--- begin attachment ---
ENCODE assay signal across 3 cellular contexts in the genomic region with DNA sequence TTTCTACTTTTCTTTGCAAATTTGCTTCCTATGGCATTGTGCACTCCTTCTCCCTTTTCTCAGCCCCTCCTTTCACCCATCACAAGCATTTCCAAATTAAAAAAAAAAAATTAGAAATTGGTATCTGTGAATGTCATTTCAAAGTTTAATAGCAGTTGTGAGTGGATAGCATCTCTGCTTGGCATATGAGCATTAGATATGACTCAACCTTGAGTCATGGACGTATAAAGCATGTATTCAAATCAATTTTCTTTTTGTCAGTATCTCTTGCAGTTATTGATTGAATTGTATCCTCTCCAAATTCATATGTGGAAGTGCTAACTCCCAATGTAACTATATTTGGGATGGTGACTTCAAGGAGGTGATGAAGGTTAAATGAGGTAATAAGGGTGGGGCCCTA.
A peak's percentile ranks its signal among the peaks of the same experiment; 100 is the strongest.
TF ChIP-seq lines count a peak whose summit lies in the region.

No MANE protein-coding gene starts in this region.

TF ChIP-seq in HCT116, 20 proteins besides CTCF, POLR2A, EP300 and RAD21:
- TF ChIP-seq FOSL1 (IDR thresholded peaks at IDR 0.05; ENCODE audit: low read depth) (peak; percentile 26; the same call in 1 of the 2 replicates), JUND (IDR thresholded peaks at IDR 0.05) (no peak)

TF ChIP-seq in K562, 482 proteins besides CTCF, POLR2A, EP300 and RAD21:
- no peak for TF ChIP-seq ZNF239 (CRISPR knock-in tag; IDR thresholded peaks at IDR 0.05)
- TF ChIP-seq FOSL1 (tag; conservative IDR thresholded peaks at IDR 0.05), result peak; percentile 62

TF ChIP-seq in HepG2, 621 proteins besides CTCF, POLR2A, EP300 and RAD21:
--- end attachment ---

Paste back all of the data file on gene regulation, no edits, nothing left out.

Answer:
ENCODE assay signal across 3 cellular contexts in the genomic region with DNA sequence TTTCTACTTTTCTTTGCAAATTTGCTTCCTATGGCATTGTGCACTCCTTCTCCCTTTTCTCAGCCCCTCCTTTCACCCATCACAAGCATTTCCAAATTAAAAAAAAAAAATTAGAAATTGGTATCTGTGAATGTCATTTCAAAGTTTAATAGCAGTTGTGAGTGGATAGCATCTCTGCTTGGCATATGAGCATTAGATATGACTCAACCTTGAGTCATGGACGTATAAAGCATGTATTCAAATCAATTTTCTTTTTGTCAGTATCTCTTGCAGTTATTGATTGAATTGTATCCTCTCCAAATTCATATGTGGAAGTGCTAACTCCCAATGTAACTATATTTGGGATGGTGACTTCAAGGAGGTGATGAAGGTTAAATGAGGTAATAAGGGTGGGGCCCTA.
A peak's percentile ranks its signal among the peaks of the same experiment; 100 is the strongest.
TF ChIP-seq lines count a peak whose summit lies in the region.

No MANE protein-coding gene starts in this region.

TF ChIP-seq in HCT116, 20 proteins besides CTCF, POLR2A, EP300 and RAD21:
- TF ChIP-seq FOSL1 (IDR thresholded peaks at IDR 0.05; ENCODE audit: low read depth) (peak; percentile 26; the same call in 1 of the 2 replicates), JUND (IDR thresholded peaks at IDR 0.05) (no peak)

TF ChIP-seq in K562, 482 proteins besides CTCF, POLR2A, EP300 and RAD21:
- no peak for TF ChIP-seq ZNF239 (CRISPR knock-in tag; IDR thresholded peaks at IDR 0.05)
- TF ChIP-seq FOSL1 (tag; conservative IDR thresholded peaks at IDR 0.05), result peak; percentile 62

TF ChIP-seq in HepG2, 621 proteins besides CTCF, POLR2A, EP300 and RAD21: